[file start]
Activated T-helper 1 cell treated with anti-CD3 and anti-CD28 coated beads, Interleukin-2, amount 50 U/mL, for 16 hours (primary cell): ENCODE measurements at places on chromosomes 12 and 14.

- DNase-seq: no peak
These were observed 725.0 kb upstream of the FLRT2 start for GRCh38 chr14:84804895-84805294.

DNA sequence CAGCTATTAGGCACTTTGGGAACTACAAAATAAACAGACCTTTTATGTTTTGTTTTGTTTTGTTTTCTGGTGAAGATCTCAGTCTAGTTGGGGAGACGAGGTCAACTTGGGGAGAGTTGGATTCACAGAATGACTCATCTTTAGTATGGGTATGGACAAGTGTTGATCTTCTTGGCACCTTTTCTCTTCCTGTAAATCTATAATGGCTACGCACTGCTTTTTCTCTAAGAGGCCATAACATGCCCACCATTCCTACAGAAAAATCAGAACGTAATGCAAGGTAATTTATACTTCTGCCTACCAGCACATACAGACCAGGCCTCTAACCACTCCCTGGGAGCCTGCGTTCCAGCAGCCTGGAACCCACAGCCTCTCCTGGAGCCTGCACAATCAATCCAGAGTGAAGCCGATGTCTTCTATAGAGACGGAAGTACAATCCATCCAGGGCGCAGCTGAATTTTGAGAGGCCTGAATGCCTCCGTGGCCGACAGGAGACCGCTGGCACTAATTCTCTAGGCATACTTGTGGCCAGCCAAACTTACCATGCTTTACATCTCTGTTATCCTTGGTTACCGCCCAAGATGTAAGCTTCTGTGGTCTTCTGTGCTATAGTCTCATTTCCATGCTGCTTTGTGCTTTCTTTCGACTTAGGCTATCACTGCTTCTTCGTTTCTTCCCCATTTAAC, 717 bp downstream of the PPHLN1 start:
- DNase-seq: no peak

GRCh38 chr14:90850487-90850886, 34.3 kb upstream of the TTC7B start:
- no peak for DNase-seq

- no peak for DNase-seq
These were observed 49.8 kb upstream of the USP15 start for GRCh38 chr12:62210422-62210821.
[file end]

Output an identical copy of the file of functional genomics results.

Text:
Activated T-helper 1 cell treated with anti-CD3 and anti-CD28 coated beads, Interleukin-2, amount 50 U/mL, for 16 hours (primary cell): ENCODE measurements at places on chromosomes 12 and 14.

- DNase-seq: no peak
These were observed 725.0 kb upstream of the FLRT2 start for GRCh38 chr14:84804895-84805294.

DNA sequence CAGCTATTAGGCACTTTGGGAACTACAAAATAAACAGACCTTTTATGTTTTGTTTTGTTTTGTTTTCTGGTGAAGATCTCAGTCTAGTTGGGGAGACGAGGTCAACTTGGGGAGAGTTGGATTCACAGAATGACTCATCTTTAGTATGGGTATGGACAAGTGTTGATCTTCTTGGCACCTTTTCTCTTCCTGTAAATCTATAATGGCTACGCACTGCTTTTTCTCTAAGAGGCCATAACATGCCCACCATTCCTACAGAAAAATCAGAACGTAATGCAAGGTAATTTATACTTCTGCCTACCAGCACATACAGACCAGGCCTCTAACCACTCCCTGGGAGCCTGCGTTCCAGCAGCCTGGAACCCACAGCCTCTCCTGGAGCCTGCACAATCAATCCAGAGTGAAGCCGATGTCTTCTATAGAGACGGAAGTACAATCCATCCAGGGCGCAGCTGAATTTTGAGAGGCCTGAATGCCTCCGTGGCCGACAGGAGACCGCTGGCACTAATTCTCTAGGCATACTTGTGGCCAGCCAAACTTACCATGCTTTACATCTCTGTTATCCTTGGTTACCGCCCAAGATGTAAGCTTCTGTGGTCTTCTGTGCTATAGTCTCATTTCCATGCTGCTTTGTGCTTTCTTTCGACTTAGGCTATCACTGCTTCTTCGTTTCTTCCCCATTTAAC, 717 bp downstream of the PPHLN1 start:
- DNase-seq: no peak

GRCh38 chr14:90850487-90850886, 34.3 kb upstream of the TTC7B start:
- no peak for DNase-seq

- no peak for DNase-seq
These were observed 49.8 kb upstream of the USP15 start for GRCh38 chr12:62210422-62210821.